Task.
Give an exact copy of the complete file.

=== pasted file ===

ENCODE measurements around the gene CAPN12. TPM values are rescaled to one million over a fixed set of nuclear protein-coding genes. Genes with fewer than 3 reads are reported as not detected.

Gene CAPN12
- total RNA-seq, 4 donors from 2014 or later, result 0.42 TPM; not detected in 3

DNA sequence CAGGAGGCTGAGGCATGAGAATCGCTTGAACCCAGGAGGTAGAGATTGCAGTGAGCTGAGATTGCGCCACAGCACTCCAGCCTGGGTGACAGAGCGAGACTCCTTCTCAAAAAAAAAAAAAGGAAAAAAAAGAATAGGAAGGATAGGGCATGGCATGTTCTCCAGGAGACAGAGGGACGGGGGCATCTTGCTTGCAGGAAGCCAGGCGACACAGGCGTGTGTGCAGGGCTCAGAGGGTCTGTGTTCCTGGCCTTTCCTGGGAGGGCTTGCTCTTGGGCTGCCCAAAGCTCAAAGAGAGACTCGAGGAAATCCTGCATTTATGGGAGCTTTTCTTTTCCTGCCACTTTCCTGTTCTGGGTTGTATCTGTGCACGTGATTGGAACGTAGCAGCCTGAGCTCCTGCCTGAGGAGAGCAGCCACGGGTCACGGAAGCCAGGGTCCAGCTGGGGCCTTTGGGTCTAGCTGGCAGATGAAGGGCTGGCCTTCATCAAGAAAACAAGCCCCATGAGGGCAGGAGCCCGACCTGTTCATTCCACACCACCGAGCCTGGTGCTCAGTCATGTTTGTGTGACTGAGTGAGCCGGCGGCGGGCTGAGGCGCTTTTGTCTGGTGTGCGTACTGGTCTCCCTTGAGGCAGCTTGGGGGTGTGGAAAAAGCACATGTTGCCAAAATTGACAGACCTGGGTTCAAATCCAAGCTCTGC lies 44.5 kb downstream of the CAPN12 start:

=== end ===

ENCODE measurements around the gene CAPN12. TPM values are rescaled to one million over a fixed set of nuclear protein-coding genes. Genes with fewer than 3 reads are reported as not detected.

Gene CAPN12
- total RNA-seq, 4 donors from 2014 or later, result 0.42 TPM; not detected in 3

DNA sequence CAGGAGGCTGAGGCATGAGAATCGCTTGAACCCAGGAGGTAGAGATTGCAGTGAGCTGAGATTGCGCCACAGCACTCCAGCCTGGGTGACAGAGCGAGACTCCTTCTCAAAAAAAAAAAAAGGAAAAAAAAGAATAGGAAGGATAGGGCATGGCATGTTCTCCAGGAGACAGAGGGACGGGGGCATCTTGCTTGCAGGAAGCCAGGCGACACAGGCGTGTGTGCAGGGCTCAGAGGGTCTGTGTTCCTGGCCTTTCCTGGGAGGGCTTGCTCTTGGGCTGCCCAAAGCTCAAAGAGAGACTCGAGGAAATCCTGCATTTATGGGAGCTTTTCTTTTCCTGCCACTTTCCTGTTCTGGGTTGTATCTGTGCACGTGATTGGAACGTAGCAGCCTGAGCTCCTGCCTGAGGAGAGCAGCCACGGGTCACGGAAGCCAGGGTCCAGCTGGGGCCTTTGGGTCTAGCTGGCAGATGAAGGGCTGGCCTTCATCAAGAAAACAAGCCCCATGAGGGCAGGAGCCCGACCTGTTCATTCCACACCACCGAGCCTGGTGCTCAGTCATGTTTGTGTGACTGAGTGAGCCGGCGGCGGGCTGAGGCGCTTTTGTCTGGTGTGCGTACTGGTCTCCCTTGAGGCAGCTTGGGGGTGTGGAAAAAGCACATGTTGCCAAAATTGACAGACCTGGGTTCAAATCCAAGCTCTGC lies 44.5 kb downstream of the CAPN12 start: